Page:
Author: Timothy

Climate is the biggest problem on planet earth, but it’s not the only problem.

Climate is the biggest problem on planet earth, but it’s not the only problem.

In a Reversal, the U.S. Won’t Block Climate Payments for Poor Nations

Climate is the biggest problem on planet earth, but it’s not the only problem. Humanity will only address this problem in a balanced and inclusive way when we address the root causes: poverty, hunger, and social exclusion, and when we support efforts to bring energy-efficient, low-carbon technologies to poor countries.

A U.N. report released last December concluded that climate is the biggest problem on the planet, but it’s not the only problem.

In other words, by recognizing climate as the most pressing environmental challenge, we must recognize the need to tackle other, more pressing environmental and social problems, including those that disproportionately affect the world’s poor.

Unfortunately, many in the United States and other industrialized nations don’t have a clear vision about how a future with low-carbon energy will be shaped for everyone and what kinds of support it will require, or don’t take the kind of action needed to secure the future they desire.

The United States and its wealthy allies may be in the unique position to influence the framing and implementation of policies about climate in poorer countries, but the U.S. will remain an unwilling participant in international efforts to reduce greenhouse gas emissions.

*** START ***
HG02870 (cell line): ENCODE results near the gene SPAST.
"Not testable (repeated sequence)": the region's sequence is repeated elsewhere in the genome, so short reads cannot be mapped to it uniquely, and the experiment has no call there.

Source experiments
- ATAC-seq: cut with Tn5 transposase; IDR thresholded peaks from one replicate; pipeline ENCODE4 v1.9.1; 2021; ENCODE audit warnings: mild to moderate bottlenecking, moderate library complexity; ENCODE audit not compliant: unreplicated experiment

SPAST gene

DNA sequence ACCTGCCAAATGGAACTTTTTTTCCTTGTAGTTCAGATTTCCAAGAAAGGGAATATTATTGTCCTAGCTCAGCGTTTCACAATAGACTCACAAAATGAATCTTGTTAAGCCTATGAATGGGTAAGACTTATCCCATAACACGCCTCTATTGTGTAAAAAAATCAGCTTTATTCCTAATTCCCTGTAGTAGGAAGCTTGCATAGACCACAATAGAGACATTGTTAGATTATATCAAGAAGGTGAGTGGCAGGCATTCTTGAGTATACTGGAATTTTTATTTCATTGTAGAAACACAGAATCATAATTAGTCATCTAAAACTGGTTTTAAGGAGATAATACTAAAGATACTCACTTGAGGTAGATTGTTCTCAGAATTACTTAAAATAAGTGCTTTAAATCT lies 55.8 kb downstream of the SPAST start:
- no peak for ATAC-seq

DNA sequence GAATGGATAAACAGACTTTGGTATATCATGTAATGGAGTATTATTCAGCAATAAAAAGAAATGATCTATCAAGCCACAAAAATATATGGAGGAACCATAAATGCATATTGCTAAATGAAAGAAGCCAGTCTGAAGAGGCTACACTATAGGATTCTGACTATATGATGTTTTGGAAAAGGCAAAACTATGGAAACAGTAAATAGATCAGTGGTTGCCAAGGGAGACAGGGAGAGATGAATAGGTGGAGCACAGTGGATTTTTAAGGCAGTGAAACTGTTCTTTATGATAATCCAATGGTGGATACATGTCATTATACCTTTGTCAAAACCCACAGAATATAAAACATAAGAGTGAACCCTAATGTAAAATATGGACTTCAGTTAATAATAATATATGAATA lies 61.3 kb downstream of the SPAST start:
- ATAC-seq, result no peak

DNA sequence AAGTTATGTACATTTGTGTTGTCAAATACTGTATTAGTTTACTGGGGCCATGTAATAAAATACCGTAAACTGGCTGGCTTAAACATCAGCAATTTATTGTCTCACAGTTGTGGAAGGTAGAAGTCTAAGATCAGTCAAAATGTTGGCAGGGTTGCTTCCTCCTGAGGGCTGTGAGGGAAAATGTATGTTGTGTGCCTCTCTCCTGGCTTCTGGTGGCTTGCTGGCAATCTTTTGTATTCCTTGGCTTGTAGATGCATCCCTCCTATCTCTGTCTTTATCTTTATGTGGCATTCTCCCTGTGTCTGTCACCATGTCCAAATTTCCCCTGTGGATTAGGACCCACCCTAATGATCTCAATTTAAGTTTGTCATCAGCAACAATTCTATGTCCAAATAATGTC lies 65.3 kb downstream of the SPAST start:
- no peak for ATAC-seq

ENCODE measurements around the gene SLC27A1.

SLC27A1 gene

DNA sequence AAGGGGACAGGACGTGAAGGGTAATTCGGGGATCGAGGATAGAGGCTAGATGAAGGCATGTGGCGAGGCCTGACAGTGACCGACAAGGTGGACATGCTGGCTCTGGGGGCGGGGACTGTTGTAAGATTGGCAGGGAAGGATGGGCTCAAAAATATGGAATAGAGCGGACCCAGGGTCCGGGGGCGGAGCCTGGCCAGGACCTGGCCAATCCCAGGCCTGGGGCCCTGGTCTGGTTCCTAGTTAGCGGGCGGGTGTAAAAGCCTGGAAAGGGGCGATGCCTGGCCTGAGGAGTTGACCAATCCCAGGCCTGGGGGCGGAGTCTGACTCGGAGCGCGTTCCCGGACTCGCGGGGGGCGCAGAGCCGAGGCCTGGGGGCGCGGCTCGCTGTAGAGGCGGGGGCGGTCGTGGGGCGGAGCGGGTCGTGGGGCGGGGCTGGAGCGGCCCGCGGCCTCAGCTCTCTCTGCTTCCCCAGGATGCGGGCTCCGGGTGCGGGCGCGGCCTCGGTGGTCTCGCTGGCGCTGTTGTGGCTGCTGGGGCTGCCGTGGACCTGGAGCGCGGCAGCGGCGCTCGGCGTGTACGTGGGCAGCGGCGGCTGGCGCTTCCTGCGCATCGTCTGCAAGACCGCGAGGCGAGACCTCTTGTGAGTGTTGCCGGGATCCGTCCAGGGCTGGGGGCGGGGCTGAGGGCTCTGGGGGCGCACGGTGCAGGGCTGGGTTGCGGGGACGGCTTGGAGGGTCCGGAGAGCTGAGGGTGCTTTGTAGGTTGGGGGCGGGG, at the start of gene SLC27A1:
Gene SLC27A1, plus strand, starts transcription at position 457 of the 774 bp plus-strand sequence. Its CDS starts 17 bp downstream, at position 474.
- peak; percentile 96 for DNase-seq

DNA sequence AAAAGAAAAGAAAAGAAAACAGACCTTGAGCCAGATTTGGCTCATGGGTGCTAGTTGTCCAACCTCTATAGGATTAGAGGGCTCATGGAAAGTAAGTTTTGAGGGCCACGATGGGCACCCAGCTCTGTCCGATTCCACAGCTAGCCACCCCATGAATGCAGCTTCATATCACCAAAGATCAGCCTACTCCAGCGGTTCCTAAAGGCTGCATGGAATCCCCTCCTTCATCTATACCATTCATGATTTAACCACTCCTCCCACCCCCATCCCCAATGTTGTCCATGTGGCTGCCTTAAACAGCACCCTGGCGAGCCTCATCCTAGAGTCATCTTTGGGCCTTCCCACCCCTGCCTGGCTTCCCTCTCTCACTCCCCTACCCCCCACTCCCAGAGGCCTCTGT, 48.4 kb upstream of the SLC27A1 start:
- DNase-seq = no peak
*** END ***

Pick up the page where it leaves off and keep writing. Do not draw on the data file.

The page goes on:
“The problem that is often referred to as the second problem – poverty – is one that’s very hard to address through unilateral policies,” said Paul Driessen, senior policy analyst at the Heritage Foundation and former director of national intelligence for the U.S. Department of Defense. “At the end of the day, poor people often are worse off when we fail to invest in them, so there’s a kind of logic to addressing their poverty and their environment at the same time.”

“We need a more holistic, comprehensive strategy that can include the empowerment, development, security, and equity dimensions of U.S. foreign policy. We need to make climate a new tool in a foreign policy tool box that also includes trade, development, security and energy,” Driessen said.

Driessen and others view the failure to tackle climate in a new way that also addresses another international challenge: energy access, which is also an environmental and social issue that disproportionately affects poor nations.

The United States may only be a small part of the problem on greenhouse

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